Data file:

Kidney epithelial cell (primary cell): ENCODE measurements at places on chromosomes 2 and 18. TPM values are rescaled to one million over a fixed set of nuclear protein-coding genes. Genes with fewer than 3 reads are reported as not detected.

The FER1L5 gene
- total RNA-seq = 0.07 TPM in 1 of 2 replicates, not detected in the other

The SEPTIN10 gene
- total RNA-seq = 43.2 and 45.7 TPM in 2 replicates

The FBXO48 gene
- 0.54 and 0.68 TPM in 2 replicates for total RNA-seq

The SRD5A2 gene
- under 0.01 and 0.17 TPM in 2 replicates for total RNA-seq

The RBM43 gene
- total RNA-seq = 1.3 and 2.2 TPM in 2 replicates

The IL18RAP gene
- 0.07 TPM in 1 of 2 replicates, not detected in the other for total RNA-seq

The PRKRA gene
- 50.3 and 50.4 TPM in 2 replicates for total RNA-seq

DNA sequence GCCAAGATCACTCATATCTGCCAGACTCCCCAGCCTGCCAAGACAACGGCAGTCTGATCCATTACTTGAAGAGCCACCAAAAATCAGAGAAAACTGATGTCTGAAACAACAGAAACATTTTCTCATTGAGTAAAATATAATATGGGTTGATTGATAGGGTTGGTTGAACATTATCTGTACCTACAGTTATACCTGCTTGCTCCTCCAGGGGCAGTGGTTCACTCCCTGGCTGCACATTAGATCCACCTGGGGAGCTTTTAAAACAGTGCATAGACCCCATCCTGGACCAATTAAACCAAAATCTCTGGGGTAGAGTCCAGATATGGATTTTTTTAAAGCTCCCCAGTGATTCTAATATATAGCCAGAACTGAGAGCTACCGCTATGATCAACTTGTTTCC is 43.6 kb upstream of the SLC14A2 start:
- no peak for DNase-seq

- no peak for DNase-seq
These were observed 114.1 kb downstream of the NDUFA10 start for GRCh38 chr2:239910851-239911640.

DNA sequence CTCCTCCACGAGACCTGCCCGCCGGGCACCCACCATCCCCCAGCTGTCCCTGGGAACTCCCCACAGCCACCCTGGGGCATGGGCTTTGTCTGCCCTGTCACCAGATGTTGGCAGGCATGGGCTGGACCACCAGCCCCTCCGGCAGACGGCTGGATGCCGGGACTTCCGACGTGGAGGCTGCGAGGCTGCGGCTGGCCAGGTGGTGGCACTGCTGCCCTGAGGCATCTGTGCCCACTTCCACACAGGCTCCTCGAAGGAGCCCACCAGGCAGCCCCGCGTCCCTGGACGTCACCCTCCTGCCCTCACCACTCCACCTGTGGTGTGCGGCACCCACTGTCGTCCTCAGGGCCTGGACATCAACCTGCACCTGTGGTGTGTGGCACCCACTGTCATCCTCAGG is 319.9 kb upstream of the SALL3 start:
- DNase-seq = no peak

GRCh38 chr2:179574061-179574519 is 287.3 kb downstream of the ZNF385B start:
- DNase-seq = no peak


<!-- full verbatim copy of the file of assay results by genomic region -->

Kidney epithelial cell (primary cell): ENCODE measurements at places on chromosomes 2 and 18. TPM values are rescaled to one million over a fixed set of nuclear protein-coding genes. Genes with fewer than 3 reads are reported as not detected.

The FER1L5 gene
- total RNA-seq = 0.07 TPM in 1 of 2 replicates, not detected in the other

The SEPTIN10 gene
- total RNA-seq = 43.2 and 45.7 TPM in 2 replicates

The FBXO48 gene
- 0.54 and 0.68 TPM in 2 replicates for total RNA-seq

The SRD5A2 gene
- under 0.01 and 0.17 TPM in 2 replicates for total RNA-seq

The RBM43 gene
- total RNA-seq = 1.3 and 2.2 TPM in 2 replicates

The IL18RAP gene
- 0.07 TPM in 1 of 2 replicates, not detected in the other for total RNA-seq

The PRKRA gene
- 50.3 and 50.4 TPM in 2 replicates for total RNA-seq

DNA sequence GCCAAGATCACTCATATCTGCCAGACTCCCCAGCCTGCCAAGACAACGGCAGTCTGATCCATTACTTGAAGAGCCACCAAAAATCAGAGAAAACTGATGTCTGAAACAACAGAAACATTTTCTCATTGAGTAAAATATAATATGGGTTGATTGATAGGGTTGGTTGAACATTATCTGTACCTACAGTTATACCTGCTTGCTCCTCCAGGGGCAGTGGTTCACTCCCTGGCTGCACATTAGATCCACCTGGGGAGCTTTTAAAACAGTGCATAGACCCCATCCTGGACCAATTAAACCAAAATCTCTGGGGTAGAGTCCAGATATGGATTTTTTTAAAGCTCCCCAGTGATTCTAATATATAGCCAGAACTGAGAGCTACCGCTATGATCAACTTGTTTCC is 43.6 kb upstream of the SLC14A2 start:
- no peak for DNase-seq

- no peak for DNase-seq
These were observed 114.1 kb downstream of the NDUFA10 start for GRCh38 chr2:239910851-239911640.

DNA sequence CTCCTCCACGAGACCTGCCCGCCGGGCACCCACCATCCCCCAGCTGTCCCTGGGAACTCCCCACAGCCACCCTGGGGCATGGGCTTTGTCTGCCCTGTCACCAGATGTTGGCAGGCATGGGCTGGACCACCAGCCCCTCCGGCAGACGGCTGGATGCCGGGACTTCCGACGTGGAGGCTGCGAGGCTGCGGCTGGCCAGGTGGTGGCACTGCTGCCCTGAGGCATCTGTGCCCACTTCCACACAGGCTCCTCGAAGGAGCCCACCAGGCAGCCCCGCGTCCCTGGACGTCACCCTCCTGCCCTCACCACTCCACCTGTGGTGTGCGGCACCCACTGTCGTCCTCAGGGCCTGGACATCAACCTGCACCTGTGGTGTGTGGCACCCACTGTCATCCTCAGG is 319.9 kb upstream of the SALL3 start:
- DNase-seq = no peak

GRCh38 chr2:179574061-179574519 is 287.3 kb downstream of the ZNF385B start:
- DNase-seq = no peak